In Texas these kites sometimes nest in tall pines, but oftener in the tops of the largest and loftiest deciduous trees, such as cottonwoods, elms, sycamores, pin oaks, cypresses, or pecans, along the banks of streams or in the river bottoms. The nests are often 100 to 150 feet above the ground, seldom less than 60, and placed among the slender topmost branches, concealed in the thick foliage; occasionally a nest is placed far out on a horizontal limb.
G. B. Benners (1889) mentions a nest that was over 200 feet from the ground in a giant cottonwood. He describes another nest as follows:
It is about one foot wide by two feet long, and four inches deep (or high), perfectly flat on top, with just the least depression in the middle to hold the eggs. Composed of a harsh green moss with a little Spanish moss among it, and with a mass of small twigs mixed in among the moss. These twigs must have the moss growing on them, for I saw several Kites carrying twigs with moss hanging from them, during our trip. The nest is just a platform, and what keeps the eggs from rolling out during the high wind, when the bird is not on, I cannot see. All the other nests we saw were of the same description, with the exception of one, which was composed wholly of Spanish moss. As the trees were all covered with this moss it was very hard indeed to see the nests.
J. W. Preston (1886) records the nesting of this kite in the wilderness of Becker County, Minn., and says of the locality: “Somewhere back from the shores of one of these lakes, where the rich flat land had sent up a heavy growth of basswood, elm and balsam, and the higher ground was covered with poplar, sugar tree and birch, a pair of Swallow-tailed Kites (Elanoides forficatue) had chosen a nesting place.” The nest was finally found, after much watching, in the extreme top of a tall white birch, “whose greatest diameter was less than twelve inches, with scarcely a dozen branches, and these close to the nest, which was borne fifty feet upwards, and swayed by the slightest breeze.” He says of the nest:
The nest consisted of small, dead larch branches, thickly interwoven with a long, fine moss, or lichen, found in great abundance on the larch everywhere in that region. This substance also formed a soft lining to the deep, wellshaped structure. In the nest were over two hundred separate pieces, which had been carried, one at a time, from a marsh a mile distant. It therefore required the travelling of four hundred miles to do the work; and there were certainly as many pieces strewn upon the ground as appeared in the nest. The birds also made long circuits while about the nest and at the swamp, where the material was gathered, so that no less than eight hundred miles must have been traversed while constructing the nest.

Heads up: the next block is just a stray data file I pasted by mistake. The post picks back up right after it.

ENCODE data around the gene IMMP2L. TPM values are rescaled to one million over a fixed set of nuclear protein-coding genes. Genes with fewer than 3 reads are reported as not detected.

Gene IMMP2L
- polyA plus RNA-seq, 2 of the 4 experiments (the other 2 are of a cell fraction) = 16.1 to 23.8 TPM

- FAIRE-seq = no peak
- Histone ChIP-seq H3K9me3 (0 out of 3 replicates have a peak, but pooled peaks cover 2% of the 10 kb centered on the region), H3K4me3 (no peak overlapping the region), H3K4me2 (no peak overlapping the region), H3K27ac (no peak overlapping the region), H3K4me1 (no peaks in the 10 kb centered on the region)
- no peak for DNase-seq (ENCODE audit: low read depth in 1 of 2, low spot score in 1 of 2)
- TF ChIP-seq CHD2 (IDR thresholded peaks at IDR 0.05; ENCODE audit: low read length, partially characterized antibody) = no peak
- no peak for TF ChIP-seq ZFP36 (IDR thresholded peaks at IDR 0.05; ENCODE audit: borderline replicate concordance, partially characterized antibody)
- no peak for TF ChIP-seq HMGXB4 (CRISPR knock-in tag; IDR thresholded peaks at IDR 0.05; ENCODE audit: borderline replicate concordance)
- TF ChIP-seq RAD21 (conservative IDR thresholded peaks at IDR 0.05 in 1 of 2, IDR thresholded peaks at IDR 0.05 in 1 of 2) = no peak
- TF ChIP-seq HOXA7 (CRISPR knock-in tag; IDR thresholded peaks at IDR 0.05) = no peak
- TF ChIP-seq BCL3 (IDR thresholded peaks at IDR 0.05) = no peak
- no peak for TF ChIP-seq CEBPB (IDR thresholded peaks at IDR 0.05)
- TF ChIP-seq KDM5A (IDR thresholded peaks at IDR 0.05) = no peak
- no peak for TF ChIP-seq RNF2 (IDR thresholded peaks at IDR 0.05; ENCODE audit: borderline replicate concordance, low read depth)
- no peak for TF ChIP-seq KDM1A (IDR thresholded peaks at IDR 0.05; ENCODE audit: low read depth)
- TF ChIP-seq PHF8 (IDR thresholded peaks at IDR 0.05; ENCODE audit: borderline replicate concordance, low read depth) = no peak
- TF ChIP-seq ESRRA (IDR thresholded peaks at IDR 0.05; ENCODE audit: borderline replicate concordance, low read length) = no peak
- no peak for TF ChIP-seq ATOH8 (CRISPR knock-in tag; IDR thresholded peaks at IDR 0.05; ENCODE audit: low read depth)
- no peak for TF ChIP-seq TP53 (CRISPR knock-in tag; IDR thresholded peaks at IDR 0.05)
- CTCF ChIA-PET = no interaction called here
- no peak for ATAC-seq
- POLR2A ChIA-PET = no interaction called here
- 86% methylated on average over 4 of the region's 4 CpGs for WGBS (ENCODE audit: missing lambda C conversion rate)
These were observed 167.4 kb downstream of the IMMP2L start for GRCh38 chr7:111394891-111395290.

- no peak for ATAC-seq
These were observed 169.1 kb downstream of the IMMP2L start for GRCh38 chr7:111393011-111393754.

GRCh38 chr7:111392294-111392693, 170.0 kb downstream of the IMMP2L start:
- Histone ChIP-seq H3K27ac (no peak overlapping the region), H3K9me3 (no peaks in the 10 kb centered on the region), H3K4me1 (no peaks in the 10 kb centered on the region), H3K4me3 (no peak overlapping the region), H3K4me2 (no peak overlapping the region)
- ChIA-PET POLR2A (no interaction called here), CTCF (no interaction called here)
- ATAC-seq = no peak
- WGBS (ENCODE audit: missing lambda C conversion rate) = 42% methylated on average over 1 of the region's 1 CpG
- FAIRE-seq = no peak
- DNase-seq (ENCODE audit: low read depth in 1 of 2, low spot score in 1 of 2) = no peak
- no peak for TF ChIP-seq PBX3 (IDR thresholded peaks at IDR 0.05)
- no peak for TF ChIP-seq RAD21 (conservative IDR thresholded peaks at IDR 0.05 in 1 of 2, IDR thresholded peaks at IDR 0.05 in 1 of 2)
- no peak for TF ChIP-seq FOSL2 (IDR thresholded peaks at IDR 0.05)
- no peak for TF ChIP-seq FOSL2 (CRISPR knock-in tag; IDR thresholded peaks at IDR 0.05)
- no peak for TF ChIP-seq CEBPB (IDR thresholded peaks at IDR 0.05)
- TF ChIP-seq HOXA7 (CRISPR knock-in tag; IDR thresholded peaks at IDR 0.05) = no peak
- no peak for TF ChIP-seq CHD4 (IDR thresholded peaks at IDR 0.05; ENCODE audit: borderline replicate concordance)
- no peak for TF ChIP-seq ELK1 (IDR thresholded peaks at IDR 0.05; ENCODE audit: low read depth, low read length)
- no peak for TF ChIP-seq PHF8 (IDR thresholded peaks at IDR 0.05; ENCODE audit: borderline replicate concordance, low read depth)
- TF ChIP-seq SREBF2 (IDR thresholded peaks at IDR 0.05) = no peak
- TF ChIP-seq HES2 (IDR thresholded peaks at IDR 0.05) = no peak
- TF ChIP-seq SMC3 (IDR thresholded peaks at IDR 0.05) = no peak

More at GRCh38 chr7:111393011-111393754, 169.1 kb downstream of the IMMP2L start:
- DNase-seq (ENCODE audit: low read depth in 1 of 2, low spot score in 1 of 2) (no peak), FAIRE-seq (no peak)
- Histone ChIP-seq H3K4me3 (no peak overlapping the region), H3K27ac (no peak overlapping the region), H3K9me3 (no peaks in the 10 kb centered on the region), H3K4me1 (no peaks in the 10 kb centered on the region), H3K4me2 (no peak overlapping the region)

The swallow-tailed kite seems to have disappeared entirely from the northern portions of its breeding range during recent years. Dr. Thomas S. Roberts (1919) says: “The seemingly almost complete disappearance of this beautiful and once frequent bird is difficult to understand.”
All observers seem to agree that the swallow-tailed kite is a very bold and aggressive bird in the defense of its nest. In many cases the birds have attacked the climber, diving at him repeatedly, dashing through the branches above him, and threatening to strike him, all of which is quite disconcerting while he is clinging to the slender, swaying treetop. Evidently the collector of a set of eggs earns his prize.
Eggs: The swallow-tailed kite lays usually two eggs, sometimes three; four eggs have been reported and may occasionally occur, but the larger numbers reported were doubtless errors. They are rounded-ovate or nearly oval in shape; the shell is smooth and not glossy. The ground color is white or creamy white. They are usually boldly and irregularly, sometimes heavily, blotched or spotted, the markings often concentrated at one end; sometimes they are more evenly spotted and rarely finely or sparingly marked with fine dots. The usual colors of the markings are dark browns, “bone brown” to “liver brown”; but they often are brighter browns, “chestnut” or “Kaiser brown”, or “ocbraceous-tawny.”
Occasionally a few small shell markings of light lavender are seen. The measurements of 50 eggs average 40.7 by 37.4 millimeters; the eggs showing the four extremes measure 50 by 39, 49.3 by 39.5, and 41.9 by 34.5 millimeters.
Young: The incubation period for this species does not seem to be definitely known, but for other kites it is said to be from 21 to 24 days. Both parents share the duties of incubation and care of the young. Beyond the fact that they are very devoted and will fiercely defend their offspring, very little seems to be known ~ibout their home life.